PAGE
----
“You can’t anyway,” Harley replied. “You’re an ectomorph. You ain’t got
the genetics I got.”

          “What the fuck’s going on here?” I asked.

          Larry snatched the dart from my hand and threw it into the wall where I
immediately forgot about it.

          The vomiting jag might have eased my stomach but it did nothing toward
restoring even a modicum of sobriety.

          Larry went on whining that he didn’t want to be an ectomorph. Walking
past, I noticed the sink piled high with dirty dishes and coated with puke.
By the bounty of leafy greens, I pegged Harley for the culprit. A slightly
digested squidge of tomato jutted from his chin like a pimple ready to bust.

          “I think I have mild alcohol poisoning,” Harley said simply.

          The night lost cohesion rapidly thereafter. Harley decided to try the
bathroom for his next bout of puking. After shoving an entire roll of
toilet paper into the bowl in an unsuccessful attempt to unclog the bowl, he
crawled into the kitchen on his hands and knees. He made it as far as the
kitchen counter. No amount of protein shakes or triple stacks promising
freakish vascularity could carry him any further.

          Following a brief though violent burst of energy where Larry began flinging
himself into his entertainment center, his bathtub and the card table atop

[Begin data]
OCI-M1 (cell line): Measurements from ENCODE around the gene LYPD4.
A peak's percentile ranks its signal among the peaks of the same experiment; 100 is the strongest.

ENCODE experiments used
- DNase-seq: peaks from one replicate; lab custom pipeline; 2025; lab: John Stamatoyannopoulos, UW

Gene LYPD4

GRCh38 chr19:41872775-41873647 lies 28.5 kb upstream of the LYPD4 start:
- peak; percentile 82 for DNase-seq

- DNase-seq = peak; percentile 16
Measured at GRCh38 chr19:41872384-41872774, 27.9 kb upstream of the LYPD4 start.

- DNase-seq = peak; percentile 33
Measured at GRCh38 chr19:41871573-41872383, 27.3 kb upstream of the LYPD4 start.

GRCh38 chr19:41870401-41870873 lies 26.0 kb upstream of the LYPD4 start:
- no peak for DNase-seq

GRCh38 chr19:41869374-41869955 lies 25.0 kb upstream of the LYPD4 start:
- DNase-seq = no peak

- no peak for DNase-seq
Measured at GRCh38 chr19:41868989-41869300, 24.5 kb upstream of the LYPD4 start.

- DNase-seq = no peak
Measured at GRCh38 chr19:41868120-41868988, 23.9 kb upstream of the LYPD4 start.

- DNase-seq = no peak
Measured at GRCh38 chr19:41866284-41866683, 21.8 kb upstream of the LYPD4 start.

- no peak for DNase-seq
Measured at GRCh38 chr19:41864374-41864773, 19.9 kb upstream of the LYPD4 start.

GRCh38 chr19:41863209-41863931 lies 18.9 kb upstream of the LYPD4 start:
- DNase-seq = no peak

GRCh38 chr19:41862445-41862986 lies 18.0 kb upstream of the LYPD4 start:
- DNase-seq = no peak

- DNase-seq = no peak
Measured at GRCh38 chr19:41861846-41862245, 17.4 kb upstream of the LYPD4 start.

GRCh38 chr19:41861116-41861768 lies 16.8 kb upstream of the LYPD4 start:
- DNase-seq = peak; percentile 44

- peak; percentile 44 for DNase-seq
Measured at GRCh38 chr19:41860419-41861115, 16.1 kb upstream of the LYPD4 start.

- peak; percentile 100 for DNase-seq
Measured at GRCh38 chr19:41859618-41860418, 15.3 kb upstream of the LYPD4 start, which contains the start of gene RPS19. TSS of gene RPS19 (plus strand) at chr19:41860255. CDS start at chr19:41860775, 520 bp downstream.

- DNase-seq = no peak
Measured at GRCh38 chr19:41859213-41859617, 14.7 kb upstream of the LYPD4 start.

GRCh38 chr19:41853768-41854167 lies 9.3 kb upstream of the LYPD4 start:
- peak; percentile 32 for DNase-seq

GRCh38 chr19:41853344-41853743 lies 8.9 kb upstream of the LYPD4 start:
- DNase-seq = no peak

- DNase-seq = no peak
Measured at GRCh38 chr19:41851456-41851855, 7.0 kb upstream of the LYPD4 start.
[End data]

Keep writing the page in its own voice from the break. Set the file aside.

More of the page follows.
which he had been rebuilding a transmission, Larry collapsed upon his
mattress and mercifully blacked out.

          Seeing Larry passed out and Harley face down in his own vomit appealed to
my pride in a way so often lacking in every other aspect of my life. I felt
the sort of fulfillment and gratification a simpleton experiences when he
pulls an exceptionally meaty booger from his nose.

          I celebrated by stomping a foot in Harley’s puke, splattering his stomach
acids in his face as I yelled “how you feeling, Harley? I’m on top of the
world. Wooo!”

          He laid there, wobbly eyes gazing up in supplication. His bottom lip
trembled. Puke sprinkled his face. He said “I’m gonna stomp your ass come
tomorrow. So help me God...”

          He dry heaved repeatedly until he seemed on the verge of hyperextending his
ribcage.

          Feeling the bile rising to the back of my own throat as I watched him
alternating between dry heaving and resting his forehead in his own sick, I